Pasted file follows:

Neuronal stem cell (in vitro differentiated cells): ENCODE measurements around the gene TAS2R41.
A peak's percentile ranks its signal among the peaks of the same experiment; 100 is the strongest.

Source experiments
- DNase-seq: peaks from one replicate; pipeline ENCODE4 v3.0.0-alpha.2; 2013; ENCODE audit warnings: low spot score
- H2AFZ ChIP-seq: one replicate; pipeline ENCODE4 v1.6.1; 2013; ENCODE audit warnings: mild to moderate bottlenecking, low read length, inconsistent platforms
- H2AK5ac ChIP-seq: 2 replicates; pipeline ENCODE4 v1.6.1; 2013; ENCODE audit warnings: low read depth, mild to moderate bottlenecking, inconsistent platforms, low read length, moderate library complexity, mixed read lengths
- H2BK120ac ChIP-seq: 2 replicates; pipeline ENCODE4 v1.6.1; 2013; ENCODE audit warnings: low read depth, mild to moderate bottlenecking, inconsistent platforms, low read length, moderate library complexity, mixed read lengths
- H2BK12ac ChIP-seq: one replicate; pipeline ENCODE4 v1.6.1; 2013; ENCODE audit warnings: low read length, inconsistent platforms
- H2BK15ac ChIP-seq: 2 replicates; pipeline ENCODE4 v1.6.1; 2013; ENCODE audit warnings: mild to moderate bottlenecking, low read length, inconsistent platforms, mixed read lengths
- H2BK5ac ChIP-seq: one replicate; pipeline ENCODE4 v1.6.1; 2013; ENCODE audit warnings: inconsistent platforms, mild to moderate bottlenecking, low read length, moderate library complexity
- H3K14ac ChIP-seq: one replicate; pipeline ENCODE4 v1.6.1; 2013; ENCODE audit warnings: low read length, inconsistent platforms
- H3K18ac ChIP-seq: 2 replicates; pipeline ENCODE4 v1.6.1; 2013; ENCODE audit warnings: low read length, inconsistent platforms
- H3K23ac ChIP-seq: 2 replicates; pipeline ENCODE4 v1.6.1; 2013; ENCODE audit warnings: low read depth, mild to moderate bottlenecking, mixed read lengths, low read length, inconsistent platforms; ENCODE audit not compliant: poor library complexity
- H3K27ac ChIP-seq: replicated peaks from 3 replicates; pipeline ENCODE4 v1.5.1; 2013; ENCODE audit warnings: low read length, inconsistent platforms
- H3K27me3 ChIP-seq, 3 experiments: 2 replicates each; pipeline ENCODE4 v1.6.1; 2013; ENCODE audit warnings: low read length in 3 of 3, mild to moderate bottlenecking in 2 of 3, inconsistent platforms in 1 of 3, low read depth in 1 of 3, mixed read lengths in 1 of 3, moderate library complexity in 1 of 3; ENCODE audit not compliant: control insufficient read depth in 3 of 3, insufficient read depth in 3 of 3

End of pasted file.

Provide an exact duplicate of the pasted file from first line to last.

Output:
Neuronal stem cell (in vitro differentiated cells): ENCODE measurements around the gene TAS2R41.
A peak's percentile ranks its signal among the peaks of the same experiment; 100 is the strongest.

Source experiments
- DNase-seq: peaks from one replicate; pipeline ENCODE4 v3.0.0-alpha.2; 2013; ENCODE audit warnings: low spot score
- H2AFZ ChIP-seq: one replicate; pipeline ENCODE4 v1.6.1; 2013; ENCODE audit warnings: mild to moderate bottlenecking, low read length, inconsistent platforms
- H2AK5ac ChIP-seq: 2 replicates; pipeline ENCODE4 v1.6.1; 2013; ENCODE audit warnings: low read depth, mild to moderate bottlenecking, inconsistent platforms, low read length, moderate library complexity, mixed read lengths
- H2BK120ac ChIP-seq: 2 replicates; pipeline ENCODE4 v1.6.1; 2013; ENCODE audit warnings: low read depth, mild to moderate bottlenecking, inconsistent platforms, low read length, moderate library complexity, mixed read lengths
- H2BK12ac ChIP-seq: one replicate; pipeline ENCODE4 v1.6.1; 2013; ENCODE audit warnings: low read length, inconsistent platforms
- H2BK15ac ChIP-seq: 2 replicates; pipeline ENCODE4 v1.6.1; 2013; ENCODE audit warnings: mild to moderate bottlenecking, low read length, inconsistent platforms, mixed read lengths
- H2BK5ac ChIP-seq: one replicate; pipeline ENCODE4 v1.6.1; 2013; ENCODE audit warnings: inconsistent platforms, mild to moderate bottlenecking, low read length, moderate library complexity
- H3K14ac ChIP-seq: one replicate; pipeline ENCODE4 v1.6.1; 2013; ENCODE audit warnings: low read length, inconsistent platforms
- H3K18ac ChIP-seq: 2 replicates; pipeline ENCODE4 v1.6.1; 2013; ENCODE audit warnings: low read length, inconsistent platforms
- H3K23ac ChIP-seq: 2 replicates; pipeline ENCODE4 v1.6.1; 2013; ENCODE audit warnings: low read depth, mild to moderate bottlenecking, mixed read lengths, low read length, inconsistent platforms; ENCODE audit not compliant: poor library complexity
- H3K27ac ChIP-seq: replicated peaks from 3 replicates; pipeline ENCODE4 v1.5.1; 2013; ENCODE audit warnings: low read length, inconsistent platforms
- H3K27me3 ChIP-seq, 3 experiments: 2 replicates each; pipeline ENCODE4 v1.6.1; 2013; ENCODE audit warnings: low read length in 3 of 3, mild to moderate bottlenecking in 2 of 3, inconsistent platforms in 1 of 3, low read depth in 1 of 3, mixed read lengths in 1 of 3, moderate library complexity in 1 of 3; ENCODE audit not compliant: control insufficient read depth in 3 of 3, insufficient read depth in 3 of 3